The fact that cardiovascular disease (CVD) is the number one killer of European women is still not widely known, nor is that women are disadvantaged in terms of risk assessment, diagnosis, prognosis and treatment.
CVD is the biggest cause of death in European women, accounting for 40% of all deaths- twice as much as all cancers combined. Coronary heart disease (CHD) and stroke together are TEN times commoner than breast cancer, yet many women -and indeed health professionals- appear unaware of this.
Risk of cardiovascular disease in both sexes is related to age, smoking, blood cholesterol level and blood pressure; while women develop CVD ten years after men, it is more lethal when it occurs one year after a heart attack (42% of women will be dead, compared to 24% of men). A woman with multiple risk factors loses her "age advantage" and may be at higher risk than a man the same age. Diabetes is a particularly potent risk factor in women.
There is a major need to communicate these findings to the public, health planners and indeed health professionals. More research is needed into the clinical presentation of CVD in women and why health professionals and indeed perhaps women themselves seem to underestimate the problem. Therapeutic trials planners need to recognize that CVD is, if anything, a bigger problem for women than men. New detection and management strategies are needed, and new recommendations on CVD evaluation, prevention and management need to reflect this new knowledge. Ultimately, as with all aspects of CVD prevention, the challenge is to "de-medicalise" the problem and make self risk assessment and management accessible to all from childhood on.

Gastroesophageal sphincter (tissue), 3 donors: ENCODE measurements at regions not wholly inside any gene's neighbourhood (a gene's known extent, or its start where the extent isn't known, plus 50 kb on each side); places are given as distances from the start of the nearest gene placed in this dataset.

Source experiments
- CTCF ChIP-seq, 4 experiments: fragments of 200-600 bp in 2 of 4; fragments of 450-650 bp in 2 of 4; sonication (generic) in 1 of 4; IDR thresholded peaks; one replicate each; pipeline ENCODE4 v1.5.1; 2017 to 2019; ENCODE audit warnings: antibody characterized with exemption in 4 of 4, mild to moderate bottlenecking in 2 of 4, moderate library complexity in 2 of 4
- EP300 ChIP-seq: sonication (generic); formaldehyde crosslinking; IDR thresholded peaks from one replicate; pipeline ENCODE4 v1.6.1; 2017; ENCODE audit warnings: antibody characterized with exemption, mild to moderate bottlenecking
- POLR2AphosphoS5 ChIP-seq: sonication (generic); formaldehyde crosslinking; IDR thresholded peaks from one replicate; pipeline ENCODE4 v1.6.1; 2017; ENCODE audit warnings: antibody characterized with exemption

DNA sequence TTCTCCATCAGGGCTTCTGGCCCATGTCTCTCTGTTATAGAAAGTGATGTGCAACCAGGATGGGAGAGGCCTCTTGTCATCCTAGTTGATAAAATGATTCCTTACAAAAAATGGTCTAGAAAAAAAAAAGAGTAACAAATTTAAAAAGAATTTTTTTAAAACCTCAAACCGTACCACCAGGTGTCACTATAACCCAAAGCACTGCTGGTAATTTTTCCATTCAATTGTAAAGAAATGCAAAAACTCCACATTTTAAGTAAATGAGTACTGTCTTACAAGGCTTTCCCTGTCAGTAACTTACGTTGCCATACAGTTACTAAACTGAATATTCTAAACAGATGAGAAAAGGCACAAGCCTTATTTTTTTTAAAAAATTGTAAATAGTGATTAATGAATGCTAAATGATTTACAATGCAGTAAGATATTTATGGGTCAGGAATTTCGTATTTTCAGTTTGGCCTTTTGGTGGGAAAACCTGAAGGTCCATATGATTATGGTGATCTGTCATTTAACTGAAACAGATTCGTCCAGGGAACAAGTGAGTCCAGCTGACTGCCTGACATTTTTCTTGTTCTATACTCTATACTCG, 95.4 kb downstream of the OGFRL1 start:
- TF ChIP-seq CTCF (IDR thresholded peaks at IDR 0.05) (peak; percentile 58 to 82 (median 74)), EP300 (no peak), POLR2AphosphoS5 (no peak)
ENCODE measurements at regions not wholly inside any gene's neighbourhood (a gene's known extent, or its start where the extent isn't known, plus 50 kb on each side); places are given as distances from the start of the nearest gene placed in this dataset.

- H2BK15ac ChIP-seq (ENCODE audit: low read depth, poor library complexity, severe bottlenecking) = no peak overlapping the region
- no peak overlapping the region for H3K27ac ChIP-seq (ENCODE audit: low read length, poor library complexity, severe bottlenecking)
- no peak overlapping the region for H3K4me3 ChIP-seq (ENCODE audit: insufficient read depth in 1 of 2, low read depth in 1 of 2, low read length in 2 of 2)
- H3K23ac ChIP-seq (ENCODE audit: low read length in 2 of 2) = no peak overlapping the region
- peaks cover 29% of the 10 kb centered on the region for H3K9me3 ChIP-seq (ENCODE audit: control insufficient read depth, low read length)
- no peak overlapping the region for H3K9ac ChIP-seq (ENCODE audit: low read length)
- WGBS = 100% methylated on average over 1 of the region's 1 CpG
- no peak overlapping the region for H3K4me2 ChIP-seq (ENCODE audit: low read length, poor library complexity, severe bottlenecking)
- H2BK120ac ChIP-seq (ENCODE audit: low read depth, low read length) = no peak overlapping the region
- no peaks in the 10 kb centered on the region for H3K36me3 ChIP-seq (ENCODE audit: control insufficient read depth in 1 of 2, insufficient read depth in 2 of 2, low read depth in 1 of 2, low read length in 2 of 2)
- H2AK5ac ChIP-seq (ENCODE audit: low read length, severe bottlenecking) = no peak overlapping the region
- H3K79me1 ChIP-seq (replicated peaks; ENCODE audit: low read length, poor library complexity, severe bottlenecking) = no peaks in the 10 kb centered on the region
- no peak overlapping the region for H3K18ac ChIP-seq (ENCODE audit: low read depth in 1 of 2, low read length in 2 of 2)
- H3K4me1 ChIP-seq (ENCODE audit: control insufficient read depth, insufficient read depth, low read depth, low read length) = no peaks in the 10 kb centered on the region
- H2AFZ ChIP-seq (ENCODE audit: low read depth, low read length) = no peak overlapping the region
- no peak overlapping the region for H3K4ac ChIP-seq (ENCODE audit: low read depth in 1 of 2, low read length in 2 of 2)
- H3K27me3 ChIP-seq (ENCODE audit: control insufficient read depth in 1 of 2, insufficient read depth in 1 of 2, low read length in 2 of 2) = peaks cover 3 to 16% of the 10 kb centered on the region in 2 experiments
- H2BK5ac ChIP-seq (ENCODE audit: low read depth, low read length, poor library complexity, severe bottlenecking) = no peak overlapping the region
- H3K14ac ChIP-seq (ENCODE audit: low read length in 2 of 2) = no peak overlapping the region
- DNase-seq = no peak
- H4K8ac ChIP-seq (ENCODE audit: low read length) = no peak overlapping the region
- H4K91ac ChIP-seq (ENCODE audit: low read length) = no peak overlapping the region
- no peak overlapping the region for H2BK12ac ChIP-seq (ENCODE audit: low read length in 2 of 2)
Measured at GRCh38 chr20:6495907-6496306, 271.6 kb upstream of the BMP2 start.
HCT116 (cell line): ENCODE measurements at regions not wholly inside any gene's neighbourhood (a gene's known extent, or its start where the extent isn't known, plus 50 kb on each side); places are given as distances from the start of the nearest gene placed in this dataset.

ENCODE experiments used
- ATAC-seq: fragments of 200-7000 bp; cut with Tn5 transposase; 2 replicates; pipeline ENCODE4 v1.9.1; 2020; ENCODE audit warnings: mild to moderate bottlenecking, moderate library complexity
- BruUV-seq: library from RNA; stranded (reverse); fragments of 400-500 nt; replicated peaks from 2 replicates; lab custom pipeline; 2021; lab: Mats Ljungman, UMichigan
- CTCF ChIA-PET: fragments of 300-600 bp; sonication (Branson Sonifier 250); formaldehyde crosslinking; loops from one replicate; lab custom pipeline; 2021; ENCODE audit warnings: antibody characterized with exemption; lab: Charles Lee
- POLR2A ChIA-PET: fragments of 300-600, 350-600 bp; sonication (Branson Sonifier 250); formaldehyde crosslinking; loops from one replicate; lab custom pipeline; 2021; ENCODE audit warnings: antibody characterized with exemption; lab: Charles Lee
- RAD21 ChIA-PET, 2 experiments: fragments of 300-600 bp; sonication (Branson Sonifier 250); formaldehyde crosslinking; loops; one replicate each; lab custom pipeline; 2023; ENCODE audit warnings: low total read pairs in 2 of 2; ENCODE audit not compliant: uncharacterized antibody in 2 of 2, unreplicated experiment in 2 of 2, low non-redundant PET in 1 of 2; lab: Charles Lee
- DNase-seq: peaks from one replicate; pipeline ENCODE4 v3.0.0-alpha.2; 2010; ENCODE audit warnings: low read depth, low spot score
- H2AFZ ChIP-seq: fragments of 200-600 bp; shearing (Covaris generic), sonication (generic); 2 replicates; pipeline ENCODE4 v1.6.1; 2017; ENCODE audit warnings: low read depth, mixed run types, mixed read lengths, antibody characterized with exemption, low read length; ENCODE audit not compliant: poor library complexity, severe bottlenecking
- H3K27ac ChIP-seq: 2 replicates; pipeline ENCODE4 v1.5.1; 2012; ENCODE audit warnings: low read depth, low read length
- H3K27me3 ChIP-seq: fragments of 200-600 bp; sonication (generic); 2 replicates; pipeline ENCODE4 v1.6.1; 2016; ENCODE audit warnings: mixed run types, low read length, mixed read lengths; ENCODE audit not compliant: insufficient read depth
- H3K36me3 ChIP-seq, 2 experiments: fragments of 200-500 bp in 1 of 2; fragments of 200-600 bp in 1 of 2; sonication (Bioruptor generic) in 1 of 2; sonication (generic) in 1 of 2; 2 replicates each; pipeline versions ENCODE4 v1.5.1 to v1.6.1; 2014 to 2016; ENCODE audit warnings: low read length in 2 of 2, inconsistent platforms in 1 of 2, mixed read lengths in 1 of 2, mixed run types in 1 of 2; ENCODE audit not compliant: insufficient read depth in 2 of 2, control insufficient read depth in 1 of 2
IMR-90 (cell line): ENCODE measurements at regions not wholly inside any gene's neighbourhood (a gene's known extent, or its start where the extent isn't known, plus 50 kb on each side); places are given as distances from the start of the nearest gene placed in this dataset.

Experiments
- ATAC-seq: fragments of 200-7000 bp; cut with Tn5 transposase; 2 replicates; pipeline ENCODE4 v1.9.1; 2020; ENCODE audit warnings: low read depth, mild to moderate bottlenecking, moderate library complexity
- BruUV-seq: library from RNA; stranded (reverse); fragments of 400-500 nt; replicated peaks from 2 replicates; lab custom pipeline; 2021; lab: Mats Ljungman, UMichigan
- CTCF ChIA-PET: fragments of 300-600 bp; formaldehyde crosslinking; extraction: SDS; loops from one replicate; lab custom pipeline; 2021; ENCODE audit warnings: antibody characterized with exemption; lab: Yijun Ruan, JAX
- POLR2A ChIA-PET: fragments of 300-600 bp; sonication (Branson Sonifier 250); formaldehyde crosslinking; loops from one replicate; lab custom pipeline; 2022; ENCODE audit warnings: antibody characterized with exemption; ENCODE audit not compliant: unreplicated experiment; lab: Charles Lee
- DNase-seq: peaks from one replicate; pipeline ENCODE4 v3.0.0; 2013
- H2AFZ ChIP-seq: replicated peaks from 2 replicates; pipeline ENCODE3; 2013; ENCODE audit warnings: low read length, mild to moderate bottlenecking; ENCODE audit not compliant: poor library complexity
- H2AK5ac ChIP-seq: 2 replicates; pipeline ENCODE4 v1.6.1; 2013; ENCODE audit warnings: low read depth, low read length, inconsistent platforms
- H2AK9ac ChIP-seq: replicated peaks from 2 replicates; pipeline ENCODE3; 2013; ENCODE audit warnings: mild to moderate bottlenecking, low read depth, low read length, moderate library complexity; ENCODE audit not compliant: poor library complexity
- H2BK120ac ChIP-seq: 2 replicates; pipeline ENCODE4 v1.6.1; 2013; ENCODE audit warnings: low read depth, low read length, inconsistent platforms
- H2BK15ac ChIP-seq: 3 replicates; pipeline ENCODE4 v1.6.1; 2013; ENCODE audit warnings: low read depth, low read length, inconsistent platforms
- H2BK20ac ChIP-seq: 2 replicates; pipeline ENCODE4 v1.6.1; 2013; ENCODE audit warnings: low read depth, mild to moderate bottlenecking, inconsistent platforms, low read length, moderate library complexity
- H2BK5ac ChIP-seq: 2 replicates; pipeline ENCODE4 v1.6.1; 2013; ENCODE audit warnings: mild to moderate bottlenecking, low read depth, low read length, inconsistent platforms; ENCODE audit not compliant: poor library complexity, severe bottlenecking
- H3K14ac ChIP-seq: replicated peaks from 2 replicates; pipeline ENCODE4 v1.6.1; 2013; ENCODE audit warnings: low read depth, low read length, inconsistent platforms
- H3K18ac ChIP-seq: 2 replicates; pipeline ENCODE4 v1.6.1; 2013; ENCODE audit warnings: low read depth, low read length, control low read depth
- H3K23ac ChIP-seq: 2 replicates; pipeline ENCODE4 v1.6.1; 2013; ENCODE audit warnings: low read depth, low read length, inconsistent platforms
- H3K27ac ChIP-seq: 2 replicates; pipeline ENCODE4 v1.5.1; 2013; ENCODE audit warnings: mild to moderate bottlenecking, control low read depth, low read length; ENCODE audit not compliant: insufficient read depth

Gina Dellios | alfa
Study tracks inner workings of the brain with new biosensor
16.08.2018 | Rheinische Friedrich-Wilhelms-Universität Bonn
Foods of the future
15.08.2018 | Georg-August-Universität Göttingen
New design tool automatically creates nanostructure 3D-print templates for user-given colors
Scientists present work at prestigious SIGGRAPH conference
Most of the objects we see are colored by pigments, but using pigments has disadvantages: such colors can fade, industrial pigments are often toxic, and...
Scientists at the University of California, Los Angeles present new research on a curious cosmic phenomenon known as "whistlers" -- very low frequency packets...
Scientists develop first tool to use machine learning methods to compute flow around interactively designable 3D objects. Tool will be presented at this year’s prestigious SIGGRAPH conference.
When engineers or designers want to test the aerodynamic properties of the newly designed shape of a car, airplane, or other object, they would normally model...
Researchers from TU Graz and their industry partners have unveiled a world first: the prototype of a robot-controlled, high-speed combined charging system (CCS) for electric vehicles that enables series charging of cars in various parking positions.
Global demand for electric vehicles is forecast to rise sharply: by 2025, the number of new vehicle registrations is expected to reach 25 million per year....
Proteins must be folded correctly to fulfill their molecular functions in cells. Molecular assistants called chaperones help proteins exploit their inbuilt folding potential and reach the correct three-dimensional structure. Researchers at the Max Planck Institute of Biochemistry (MPIB) have demonstrated that actin, the most abundant protein in higher developed cells, does not have the inbuilt potential to fold and instead requires special assistance to fold into its active state. The chaperone TRiC uses a previously undescribed mechanism to perform actin folding. The study was recently published in the journal Cell.
Actin is the most abundant protein in highly developed cells and has diverse functions in processes like cell stabilization, cell division and muscle...
17.08.2018 | Event News
08.08.2018 | Event News
27.07.2018 | Event News
17.08.2018 | Life Sciences
17.08.2018 | Event News
17.08.2018 | Materials Sciences